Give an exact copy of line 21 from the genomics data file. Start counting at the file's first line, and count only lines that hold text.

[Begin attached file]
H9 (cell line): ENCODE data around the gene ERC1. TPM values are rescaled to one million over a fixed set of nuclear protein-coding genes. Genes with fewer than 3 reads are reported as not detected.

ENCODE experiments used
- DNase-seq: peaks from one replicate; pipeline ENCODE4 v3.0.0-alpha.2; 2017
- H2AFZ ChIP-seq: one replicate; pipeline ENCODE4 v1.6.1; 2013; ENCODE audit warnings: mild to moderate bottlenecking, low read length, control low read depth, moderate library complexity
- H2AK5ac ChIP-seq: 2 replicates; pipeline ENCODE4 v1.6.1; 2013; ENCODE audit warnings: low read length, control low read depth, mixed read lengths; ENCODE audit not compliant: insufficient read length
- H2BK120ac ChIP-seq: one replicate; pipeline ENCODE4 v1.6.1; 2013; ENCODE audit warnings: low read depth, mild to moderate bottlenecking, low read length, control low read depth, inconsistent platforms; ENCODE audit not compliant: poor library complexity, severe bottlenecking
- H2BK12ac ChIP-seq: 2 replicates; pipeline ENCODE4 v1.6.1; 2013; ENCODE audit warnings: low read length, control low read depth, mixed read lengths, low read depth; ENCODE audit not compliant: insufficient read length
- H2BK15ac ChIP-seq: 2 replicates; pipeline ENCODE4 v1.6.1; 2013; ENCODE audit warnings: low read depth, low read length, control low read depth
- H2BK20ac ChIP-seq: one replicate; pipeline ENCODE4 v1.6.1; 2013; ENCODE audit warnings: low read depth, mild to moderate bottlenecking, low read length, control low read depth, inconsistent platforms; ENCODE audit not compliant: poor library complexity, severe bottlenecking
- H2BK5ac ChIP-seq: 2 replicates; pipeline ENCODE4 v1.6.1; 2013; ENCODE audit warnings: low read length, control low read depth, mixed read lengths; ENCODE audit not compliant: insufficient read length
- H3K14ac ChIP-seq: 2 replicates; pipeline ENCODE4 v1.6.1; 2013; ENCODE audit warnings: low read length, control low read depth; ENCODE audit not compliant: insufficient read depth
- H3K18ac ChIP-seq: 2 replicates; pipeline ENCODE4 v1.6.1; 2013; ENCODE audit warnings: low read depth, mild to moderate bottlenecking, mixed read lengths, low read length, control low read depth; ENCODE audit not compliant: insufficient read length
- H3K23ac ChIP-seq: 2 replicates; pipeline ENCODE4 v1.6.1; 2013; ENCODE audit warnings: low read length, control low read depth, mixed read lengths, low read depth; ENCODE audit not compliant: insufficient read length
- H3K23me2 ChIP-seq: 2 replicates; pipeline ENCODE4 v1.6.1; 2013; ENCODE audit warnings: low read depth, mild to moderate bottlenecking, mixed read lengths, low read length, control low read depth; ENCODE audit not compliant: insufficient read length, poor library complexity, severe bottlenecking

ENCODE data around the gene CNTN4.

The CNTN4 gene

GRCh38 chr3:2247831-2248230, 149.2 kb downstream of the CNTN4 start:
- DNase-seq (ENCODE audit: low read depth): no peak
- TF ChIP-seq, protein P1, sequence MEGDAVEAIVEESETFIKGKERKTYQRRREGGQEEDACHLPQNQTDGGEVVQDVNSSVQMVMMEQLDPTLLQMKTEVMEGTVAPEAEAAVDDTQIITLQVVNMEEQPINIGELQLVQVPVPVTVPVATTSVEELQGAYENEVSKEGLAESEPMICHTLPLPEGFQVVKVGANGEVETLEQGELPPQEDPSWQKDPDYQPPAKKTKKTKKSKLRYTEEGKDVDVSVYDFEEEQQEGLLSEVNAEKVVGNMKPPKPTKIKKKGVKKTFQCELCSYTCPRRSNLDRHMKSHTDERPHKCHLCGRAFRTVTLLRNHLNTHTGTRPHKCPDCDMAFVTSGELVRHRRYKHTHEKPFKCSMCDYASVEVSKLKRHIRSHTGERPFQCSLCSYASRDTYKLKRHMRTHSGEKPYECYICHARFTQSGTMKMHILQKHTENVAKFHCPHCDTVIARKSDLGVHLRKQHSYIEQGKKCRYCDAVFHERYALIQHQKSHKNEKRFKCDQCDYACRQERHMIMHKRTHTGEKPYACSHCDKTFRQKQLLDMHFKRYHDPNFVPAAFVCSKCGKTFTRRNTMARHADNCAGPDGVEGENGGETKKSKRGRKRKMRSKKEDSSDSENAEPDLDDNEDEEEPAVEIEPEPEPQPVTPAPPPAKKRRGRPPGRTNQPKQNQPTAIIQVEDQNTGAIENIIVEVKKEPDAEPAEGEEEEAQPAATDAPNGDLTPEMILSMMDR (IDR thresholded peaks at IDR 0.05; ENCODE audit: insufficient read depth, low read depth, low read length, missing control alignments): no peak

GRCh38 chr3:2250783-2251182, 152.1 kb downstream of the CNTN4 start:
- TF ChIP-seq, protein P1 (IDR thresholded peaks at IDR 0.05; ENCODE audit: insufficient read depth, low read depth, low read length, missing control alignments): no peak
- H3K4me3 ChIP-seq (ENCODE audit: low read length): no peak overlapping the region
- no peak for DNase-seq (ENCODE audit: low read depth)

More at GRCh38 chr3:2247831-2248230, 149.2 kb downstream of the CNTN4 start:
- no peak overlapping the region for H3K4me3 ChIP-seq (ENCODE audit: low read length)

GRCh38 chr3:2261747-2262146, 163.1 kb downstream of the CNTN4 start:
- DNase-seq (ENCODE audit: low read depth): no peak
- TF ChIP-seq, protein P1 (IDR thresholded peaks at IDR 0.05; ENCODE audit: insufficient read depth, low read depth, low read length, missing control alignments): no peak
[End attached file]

- TF ChIP-seq, protein P1 (IDR thresholded peaks at IDR 0.05; ENCODE audit: insufficient read depth, low read depth, low read length, missing control alignments): no peak